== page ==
trying to clean from years of hard water. Amazing...cleaned it within
seconds, whereas the owner had scrubbed for hours with a variety of
cleaners. All that is written on the bottle is that it's by Quaker
Cleaners in Houston, Texas. No Website is listed or address. Hope that
helps. Marcia Horn Noyes..."

LookSmart has an article with more suggestions:

"...Remove rust from toilet

To make your toilet bowl clean again, start with a dry bowl so water
won't dilute the cleaner. To tackle difficult rust stains, skip your
discount-store toilet bowl cleaner and head to the hardware store for
a product containing diluted hydrochloric acid (also listed on product
labels as hydrogen chloride, HCL or muriatic acid). This is a common
active ingredient in such brands as The Works Toilet Bowl Cleaner and
Santeen De-Limer & Toilet Bowl Cleaner (see Buyer's Guide, p. 76.) And
make sure you don't use a bleach-containing product on rust--it will
set the stain.

Be sure to use a toilet brush with stiff nylon bristles in a plastic
base. Those old wire brushes scratch the bowl. Once the bowl surface
becomes scratched or worn, stain removal becomes next to impossible.

Two cautions when cleaning with diluted hydrochloric acid. First, if
you use an in-tank cleaner that contains bleach, remove it and flush
multiple times to remove bleach residue. A combination of
bleach-containing and acid-containing products (toilet cleaners)
produces deadly vapors.

Second caution: Scrub slowly because droplets that splatter outside
the bowl can harm carpet, tile, vinyl and your skin. Keep a rag and a
bucket of water handy to wipe up spatters. Same goes for setting the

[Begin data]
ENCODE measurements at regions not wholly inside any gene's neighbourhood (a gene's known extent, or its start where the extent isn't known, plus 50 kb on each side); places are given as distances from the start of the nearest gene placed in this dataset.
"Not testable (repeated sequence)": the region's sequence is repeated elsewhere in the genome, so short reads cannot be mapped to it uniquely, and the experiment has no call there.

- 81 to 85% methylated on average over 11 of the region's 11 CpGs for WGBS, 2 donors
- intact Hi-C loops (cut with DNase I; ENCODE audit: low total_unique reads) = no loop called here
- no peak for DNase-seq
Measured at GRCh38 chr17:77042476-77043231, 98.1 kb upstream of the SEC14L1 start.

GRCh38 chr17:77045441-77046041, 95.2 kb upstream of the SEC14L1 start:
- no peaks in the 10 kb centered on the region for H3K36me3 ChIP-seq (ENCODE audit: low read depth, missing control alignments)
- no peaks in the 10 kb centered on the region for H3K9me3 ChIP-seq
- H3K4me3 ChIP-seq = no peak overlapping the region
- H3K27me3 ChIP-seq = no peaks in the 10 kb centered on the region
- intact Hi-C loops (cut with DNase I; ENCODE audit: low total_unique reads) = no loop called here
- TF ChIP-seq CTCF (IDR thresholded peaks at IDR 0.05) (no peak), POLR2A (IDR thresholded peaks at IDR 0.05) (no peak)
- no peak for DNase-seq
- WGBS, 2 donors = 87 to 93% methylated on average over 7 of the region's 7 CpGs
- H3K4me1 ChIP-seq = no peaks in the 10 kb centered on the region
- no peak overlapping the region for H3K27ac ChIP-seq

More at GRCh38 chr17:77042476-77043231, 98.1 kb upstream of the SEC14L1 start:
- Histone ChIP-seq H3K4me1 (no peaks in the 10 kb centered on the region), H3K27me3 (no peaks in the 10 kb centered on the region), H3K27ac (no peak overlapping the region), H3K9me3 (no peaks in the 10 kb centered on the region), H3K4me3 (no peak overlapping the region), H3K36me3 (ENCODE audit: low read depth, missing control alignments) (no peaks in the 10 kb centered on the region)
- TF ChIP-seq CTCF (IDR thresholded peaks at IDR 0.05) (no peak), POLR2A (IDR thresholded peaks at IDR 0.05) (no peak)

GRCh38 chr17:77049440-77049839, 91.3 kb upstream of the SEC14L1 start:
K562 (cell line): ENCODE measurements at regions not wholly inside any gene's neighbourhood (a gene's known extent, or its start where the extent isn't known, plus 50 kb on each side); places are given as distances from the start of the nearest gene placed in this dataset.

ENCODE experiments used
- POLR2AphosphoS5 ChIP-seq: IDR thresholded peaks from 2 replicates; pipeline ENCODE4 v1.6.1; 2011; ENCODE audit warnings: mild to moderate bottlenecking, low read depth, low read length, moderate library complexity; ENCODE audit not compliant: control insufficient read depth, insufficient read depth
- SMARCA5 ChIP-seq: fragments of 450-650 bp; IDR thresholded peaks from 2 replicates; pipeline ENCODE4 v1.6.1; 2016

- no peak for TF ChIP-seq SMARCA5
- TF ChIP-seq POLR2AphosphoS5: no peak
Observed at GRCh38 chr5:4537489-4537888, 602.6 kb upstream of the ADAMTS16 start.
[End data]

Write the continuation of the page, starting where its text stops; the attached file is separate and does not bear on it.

bottle down on these surfaces--don't. And make sure you flush and
rinse the bowl immediately..."

Whink has a product for this pupose called "Rust Flush"

"Whink® Rust Flush? dissolves rust
& hard water stains ... Fast!

This toilet bowl cleaner from Whink® effectively dissolves rust & hard
water stains from toilet bowls.  Special thickening agents allow Rust
Flush? to cling to bowl sides and work more effectively.

Rust Flush? is also effective for rust stains and hard water build-up on sinks,
tubs, showers, tile and glass.

This formula is also safe for use on colored fixtures, porcelain,
fiberglass fixtures or stainless steel fixtures..."

As you can see, there are numerous suggestions to be found. If you
would like more, you can repeat my search here:


Search Strategy:

toilet +rust stain

I trust my research has provided you with useful suggestions to clean
your rust stains. If a link above should fail to work or anything
require further explanation or research, please do post a Request for
Clarification prior to rating the answer and closing the question and
I will be pleased to assist further.


cwd-ga rated this answer:5 out of 5 stars and gave an additional tip of: $3.00
Thanks.  $2 for a pumice stone solved the problem.

Subject: Re: Rust stain
From: clouseau-ga on 28 May 2004 17:53 PDT
Glad the suggestions panned out for you.

And thanks for the stars and tip!